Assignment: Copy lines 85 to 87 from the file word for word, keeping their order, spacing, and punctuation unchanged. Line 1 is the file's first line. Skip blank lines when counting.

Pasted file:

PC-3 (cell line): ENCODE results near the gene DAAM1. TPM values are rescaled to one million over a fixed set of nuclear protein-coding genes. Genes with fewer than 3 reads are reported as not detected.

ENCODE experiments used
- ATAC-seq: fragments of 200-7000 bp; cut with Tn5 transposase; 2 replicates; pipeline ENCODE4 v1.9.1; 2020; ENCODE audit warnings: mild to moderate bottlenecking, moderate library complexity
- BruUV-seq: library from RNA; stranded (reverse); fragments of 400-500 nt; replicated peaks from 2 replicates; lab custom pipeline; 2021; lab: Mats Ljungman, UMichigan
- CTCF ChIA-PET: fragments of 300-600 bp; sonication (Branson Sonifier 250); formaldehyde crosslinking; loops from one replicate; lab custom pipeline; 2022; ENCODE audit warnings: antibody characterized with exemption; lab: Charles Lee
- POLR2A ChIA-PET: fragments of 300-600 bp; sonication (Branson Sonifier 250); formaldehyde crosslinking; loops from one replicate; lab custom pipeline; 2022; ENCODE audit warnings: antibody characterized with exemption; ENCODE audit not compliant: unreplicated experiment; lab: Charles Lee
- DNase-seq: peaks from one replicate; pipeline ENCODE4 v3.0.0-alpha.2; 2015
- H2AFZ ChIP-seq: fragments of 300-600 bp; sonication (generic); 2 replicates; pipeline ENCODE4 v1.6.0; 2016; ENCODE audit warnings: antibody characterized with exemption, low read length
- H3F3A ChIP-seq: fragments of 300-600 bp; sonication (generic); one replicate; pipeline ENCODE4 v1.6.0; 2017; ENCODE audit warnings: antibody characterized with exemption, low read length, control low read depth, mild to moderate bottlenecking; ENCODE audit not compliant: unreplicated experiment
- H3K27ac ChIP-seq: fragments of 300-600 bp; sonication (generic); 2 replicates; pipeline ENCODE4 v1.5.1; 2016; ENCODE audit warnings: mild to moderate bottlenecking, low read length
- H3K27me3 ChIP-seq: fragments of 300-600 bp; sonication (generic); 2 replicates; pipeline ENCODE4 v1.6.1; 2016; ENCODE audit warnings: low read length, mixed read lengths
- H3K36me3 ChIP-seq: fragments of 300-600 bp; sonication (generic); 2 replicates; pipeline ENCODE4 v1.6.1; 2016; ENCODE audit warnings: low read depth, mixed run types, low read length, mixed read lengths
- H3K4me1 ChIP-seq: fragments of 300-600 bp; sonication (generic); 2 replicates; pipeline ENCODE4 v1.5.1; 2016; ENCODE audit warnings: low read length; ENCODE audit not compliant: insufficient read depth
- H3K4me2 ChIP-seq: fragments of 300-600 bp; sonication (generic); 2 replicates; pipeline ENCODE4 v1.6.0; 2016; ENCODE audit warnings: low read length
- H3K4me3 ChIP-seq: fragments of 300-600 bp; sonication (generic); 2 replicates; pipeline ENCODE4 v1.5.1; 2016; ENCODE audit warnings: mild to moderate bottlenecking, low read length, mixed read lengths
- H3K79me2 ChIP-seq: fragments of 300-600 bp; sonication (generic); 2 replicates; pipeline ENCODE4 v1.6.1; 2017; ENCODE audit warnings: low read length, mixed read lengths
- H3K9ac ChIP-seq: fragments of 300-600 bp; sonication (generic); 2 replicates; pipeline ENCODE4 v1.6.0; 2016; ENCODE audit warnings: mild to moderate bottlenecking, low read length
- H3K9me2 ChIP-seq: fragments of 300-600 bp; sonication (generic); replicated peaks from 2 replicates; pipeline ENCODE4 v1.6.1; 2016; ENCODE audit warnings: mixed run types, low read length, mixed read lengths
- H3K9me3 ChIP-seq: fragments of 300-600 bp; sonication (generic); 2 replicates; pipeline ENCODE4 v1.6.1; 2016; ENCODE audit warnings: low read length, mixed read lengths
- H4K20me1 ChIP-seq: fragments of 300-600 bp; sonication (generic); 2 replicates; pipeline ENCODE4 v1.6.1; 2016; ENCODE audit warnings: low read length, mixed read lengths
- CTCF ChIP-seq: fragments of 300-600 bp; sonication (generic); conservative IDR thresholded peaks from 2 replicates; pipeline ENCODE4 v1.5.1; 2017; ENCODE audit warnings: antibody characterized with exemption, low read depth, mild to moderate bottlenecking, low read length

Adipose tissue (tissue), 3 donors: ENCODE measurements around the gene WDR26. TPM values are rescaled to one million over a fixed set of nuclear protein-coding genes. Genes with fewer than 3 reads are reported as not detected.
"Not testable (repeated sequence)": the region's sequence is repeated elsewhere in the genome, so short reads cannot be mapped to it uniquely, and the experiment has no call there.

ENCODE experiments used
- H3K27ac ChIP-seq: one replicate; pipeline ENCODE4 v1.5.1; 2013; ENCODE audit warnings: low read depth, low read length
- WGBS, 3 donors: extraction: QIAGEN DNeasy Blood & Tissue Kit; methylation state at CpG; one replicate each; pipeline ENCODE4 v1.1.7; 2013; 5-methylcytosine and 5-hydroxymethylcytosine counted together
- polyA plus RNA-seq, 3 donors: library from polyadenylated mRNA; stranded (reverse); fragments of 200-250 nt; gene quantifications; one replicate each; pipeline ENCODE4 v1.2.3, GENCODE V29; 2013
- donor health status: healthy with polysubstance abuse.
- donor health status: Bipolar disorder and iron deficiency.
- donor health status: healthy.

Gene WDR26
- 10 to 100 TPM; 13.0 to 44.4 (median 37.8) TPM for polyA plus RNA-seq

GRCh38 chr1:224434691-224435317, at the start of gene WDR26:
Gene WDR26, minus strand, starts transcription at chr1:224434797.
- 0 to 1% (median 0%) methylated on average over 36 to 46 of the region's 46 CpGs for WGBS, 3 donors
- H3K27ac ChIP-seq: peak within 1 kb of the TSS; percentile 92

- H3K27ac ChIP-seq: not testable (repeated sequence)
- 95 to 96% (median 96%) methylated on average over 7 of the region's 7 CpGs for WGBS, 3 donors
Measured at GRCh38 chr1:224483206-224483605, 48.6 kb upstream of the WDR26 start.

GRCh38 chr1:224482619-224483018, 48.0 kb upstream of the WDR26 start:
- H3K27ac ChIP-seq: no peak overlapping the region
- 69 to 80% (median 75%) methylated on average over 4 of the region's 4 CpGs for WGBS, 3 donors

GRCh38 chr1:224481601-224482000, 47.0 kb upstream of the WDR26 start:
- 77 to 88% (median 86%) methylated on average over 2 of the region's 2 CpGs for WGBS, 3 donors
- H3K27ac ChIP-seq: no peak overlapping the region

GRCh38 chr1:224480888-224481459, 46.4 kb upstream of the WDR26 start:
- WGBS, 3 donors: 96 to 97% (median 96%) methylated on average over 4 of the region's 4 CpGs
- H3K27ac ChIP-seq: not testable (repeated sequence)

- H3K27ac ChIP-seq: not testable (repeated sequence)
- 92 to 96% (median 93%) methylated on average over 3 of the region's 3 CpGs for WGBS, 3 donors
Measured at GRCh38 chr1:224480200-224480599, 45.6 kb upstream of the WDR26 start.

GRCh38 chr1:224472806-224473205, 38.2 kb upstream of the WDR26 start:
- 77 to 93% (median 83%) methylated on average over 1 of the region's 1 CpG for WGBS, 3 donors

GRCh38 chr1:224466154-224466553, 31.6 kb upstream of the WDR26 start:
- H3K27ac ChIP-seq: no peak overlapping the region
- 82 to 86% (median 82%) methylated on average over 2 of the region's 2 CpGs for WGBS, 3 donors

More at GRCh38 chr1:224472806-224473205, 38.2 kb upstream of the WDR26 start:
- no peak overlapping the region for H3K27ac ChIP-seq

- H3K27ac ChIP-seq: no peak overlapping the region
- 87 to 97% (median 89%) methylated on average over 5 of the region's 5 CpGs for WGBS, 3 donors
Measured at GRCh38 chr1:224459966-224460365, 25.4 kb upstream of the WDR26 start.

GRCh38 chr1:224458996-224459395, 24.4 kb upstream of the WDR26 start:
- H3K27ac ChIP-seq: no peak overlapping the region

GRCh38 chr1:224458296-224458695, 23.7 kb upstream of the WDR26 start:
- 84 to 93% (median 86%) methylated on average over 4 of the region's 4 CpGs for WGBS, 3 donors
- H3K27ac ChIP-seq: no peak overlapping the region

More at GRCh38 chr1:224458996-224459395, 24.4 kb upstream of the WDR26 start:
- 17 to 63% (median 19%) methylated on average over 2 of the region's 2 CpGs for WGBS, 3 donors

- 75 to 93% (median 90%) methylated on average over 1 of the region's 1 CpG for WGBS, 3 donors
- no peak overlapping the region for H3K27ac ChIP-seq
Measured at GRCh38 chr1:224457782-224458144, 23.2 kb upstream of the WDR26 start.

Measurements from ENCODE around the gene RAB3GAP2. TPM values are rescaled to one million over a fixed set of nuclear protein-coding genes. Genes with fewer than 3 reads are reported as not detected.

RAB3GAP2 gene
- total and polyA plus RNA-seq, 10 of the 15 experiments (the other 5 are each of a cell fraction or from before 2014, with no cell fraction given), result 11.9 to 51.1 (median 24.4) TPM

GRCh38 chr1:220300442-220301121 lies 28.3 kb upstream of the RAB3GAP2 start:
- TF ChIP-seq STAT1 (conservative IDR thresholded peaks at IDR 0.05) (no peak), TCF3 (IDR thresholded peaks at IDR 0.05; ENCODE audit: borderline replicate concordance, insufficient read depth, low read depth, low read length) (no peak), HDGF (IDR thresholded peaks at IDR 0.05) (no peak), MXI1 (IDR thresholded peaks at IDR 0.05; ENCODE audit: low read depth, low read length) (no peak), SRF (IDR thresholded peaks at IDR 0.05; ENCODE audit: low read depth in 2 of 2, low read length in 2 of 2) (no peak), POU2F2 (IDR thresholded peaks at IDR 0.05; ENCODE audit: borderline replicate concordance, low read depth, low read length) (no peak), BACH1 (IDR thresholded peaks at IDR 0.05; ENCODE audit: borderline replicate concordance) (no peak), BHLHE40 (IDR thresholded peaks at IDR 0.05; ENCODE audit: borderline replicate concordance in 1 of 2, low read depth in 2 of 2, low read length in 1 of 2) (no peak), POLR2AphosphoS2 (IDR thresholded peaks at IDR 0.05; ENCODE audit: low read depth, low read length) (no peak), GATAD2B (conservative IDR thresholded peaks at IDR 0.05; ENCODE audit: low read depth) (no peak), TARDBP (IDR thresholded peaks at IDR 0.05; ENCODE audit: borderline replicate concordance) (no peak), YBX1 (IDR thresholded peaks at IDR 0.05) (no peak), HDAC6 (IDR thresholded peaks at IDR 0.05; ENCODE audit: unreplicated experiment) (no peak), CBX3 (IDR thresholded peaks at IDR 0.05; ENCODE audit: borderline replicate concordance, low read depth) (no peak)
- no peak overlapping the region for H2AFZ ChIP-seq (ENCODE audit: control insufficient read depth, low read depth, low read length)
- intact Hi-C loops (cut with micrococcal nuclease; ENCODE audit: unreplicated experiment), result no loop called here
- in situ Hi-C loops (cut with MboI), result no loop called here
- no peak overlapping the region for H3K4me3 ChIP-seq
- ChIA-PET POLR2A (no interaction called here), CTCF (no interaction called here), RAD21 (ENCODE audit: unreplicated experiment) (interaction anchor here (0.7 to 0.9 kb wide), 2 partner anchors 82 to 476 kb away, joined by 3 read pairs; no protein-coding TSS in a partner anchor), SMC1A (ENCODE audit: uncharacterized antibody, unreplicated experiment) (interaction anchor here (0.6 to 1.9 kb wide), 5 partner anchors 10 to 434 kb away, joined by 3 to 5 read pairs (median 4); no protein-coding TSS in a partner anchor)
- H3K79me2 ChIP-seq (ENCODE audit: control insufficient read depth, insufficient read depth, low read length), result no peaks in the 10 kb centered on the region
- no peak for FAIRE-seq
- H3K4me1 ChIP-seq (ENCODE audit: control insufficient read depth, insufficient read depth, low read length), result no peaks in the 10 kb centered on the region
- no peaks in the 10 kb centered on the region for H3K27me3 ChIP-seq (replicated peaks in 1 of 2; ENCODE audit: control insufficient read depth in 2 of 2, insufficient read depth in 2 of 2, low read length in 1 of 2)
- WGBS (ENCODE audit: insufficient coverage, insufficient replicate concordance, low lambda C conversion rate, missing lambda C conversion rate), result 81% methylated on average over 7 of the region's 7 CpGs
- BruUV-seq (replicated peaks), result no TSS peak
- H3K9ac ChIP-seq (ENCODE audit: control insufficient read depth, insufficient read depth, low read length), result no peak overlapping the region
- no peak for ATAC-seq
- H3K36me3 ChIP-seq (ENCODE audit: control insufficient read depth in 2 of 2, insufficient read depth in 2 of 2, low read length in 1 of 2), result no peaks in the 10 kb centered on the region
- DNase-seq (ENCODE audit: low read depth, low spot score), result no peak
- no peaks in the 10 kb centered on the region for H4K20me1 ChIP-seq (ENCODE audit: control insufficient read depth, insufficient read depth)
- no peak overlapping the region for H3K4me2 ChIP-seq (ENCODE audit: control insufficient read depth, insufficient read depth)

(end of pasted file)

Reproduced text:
- no peaks in the 10 kb centered on the region for H3K27me3 ChIP-seq (replicated peaks in 1 of 2; ENCODE audit: control insufficient read depth in 2 of 2, insufficient read depth in 2 of 2, low read length in 1 of 2)
- WGBS (ENCODE audit: insufficient coverage, insufficient replicate concordance, low lambda C conversion rate, missing lambda C conversion rate), result 81% methylated on average over 7 of the region's 7 CpGs
- BruUV-seq (replicated peaks), result no TSS peak